In the past twenty years, the public fascination with military history has become a minor literary phenomenon on both sides of the Atlantic. It has centred overwhelmingly upon the Second World War. Indeed, at the extremities of the popular market, perceptions of the struggle between the Western Allies and the Germans long ago parted company with reality, and took on the mantle of fantasy borne a generation earlier by cowboys and indians. In the past decade, more surprisingly, Vietnam has also given birth to a major publishing industry. Some new books seek seriously to examine why the United States lost that war. Others, like the films they inspire, attempt to rewrite history, to present aspects of that sordid, doomed struggle in an heroic light.
It was the first war we could not win. At no other time since World War II have two superpowers met in battle. Now, Max Hastings, the preeminent military historian takes us back to the bloody bitter struggle to restore South Korean independence after the Communist invasion of June 1950. Using personal accounts from interviews with more than 200 vets — including the Chinese — Hastings follows real officers and soldiers through the battles. He brilliantly captures the Cold War crisis at home — the strategies and politics of Truman, Acheson, Marshall, MacArthur, Ridgway, and Bradley — and shows what we should have learned in the war that was the prelude to Vietnam.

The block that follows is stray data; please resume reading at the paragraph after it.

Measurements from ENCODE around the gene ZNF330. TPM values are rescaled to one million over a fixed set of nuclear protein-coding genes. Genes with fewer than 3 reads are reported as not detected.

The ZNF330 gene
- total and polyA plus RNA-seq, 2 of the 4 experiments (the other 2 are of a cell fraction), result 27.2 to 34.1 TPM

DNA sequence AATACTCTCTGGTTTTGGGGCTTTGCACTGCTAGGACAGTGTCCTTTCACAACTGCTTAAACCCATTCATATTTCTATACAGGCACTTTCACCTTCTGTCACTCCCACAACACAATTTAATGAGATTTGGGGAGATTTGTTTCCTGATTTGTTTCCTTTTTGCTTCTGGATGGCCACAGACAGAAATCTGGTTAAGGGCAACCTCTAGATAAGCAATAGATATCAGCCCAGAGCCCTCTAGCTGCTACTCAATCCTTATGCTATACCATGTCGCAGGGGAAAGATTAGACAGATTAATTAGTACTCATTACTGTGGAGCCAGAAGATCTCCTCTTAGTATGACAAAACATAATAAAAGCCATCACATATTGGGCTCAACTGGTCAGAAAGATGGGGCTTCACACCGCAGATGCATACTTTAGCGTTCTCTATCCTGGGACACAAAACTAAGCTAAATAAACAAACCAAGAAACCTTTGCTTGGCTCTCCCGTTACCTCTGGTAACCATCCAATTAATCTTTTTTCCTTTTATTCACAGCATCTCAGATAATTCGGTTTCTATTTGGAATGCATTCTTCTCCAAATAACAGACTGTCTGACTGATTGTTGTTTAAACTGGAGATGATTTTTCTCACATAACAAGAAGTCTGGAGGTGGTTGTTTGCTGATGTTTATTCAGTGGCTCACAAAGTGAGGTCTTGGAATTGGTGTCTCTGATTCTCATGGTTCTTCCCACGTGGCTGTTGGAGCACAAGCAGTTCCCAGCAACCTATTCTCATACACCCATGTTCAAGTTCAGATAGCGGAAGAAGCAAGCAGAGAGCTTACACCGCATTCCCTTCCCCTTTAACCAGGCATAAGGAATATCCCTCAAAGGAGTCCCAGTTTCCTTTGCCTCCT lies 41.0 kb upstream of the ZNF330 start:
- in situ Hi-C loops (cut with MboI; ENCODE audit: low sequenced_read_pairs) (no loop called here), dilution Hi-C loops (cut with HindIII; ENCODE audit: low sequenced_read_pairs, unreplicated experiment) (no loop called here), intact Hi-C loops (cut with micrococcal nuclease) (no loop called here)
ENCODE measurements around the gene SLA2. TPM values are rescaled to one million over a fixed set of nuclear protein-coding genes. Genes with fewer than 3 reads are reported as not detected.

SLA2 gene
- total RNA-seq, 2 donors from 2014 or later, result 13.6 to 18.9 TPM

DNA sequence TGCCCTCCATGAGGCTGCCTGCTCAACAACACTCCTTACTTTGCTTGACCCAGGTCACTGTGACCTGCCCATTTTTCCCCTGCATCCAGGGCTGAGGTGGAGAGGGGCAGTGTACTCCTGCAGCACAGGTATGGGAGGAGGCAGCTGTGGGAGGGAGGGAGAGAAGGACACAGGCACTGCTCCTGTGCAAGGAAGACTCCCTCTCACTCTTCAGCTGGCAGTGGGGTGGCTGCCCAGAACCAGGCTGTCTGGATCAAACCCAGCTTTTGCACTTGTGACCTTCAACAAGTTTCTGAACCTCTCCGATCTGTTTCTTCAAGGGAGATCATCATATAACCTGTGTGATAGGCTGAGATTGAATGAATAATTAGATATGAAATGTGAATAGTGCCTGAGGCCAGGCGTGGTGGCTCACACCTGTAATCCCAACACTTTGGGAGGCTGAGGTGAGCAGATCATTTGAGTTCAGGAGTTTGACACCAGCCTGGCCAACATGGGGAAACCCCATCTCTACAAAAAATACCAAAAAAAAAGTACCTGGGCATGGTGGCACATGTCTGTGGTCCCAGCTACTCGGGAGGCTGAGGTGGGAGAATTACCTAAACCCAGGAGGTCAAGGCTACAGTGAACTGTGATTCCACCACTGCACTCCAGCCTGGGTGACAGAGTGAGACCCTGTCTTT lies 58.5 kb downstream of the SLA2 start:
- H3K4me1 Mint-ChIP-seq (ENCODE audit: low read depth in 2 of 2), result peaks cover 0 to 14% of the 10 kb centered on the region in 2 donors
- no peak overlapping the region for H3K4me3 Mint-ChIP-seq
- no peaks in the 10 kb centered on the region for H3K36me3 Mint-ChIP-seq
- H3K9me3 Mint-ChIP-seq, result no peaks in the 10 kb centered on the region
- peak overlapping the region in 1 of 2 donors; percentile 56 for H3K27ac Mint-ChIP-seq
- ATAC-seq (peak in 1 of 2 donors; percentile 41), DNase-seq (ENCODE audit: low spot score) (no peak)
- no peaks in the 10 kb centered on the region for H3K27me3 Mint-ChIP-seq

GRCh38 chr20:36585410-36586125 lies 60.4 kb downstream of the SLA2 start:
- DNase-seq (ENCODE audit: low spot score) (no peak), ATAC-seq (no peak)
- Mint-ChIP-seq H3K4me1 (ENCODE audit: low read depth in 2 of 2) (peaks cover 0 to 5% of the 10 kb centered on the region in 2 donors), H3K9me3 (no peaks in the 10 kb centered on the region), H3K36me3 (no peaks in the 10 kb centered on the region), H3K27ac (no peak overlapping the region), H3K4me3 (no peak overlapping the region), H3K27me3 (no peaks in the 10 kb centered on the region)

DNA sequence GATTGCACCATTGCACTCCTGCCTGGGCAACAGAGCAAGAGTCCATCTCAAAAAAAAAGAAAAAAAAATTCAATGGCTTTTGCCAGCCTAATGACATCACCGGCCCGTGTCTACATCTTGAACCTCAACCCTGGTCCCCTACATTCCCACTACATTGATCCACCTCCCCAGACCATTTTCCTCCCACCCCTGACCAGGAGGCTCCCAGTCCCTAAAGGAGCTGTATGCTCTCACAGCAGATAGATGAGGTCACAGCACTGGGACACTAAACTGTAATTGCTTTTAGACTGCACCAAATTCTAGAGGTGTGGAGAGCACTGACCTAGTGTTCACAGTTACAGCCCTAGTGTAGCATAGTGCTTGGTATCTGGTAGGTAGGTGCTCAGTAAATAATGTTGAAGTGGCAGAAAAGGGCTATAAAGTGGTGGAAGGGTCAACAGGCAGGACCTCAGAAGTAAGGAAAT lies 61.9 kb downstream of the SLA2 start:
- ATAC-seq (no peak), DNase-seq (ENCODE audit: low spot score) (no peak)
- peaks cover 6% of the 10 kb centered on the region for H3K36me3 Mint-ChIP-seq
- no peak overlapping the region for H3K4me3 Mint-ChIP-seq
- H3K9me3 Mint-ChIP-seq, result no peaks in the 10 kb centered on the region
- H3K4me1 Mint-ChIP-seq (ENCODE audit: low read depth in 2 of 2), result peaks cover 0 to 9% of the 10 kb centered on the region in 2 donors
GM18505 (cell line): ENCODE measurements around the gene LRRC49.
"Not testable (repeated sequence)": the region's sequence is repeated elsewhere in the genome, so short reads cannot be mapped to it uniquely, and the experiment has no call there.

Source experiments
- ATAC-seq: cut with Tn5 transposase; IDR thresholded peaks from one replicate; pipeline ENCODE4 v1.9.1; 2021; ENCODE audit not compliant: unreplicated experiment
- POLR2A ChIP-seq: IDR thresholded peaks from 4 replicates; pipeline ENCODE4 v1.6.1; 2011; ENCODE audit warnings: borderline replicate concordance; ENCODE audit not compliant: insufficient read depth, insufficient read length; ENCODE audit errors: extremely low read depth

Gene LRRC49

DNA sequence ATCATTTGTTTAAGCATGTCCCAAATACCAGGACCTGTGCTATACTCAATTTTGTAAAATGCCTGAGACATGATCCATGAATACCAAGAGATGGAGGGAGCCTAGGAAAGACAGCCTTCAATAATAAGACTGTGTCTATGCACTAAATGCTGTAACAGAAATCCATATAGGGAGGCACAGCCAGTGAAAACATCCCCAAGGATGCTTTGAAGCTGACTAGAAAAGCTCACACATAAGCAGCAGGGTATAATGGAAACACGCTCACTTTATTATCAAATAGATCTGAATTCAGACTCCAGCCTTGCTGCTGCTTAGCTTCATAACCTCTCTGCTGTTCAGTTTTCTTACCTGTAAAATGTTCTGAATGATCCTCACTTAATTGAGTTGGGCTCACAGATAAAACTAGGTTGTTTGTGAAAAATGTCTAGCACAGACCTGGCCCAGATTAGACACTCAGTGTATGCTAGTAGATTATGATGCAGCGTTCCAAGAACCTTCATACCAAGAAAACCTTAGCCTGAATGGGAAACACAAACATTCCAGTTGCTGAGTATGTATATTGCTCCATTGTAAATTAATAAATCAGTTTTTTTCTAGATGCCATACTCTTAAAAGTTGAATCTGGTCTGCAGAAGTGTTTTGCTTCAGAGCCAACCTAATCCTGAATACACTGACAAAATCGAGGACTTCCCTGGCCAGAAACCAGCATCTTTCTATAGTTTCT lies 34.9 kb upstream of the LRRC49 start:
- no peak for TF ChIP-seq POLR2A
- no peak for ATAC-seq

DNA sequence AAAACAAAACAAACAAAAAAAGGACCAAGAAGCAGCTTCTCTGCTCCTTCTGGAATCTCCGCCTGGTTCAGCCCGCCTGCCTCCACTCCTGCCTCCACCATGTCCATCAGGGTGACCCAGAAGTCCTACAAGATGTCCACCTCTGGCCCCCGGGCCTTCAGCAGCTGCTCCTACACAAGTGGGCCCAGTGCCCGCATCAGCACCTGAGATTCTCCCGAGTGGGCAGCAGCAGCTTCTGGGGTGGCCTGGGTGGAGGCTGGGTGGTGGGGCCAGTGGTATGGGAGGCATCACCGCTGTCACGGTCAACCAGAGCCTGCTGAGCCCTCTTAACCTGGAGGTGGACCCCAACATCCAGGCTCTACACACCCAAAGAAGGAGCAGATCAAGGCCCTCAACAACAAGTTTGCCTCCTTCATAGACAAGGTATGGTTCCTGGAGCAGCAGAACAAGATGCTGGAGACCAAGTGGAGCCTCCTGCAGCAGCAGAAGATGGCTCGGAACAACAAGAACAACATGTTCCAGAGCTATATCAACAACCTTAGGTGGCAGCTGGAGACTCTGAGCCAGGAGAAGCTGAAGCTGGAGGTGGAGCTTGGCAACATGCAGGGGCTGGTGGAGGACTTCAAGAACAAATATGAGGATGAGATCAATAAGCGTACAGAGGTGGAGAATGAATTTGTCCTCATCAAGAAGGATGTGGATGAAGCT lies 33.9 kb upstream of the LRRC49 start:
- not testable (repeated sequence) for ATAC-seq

|Title: The Korean War|
Author: Max Hastings
Length: 389 pages
Publisher: Simon & Schuster; Reprint edition (October 15, 1988)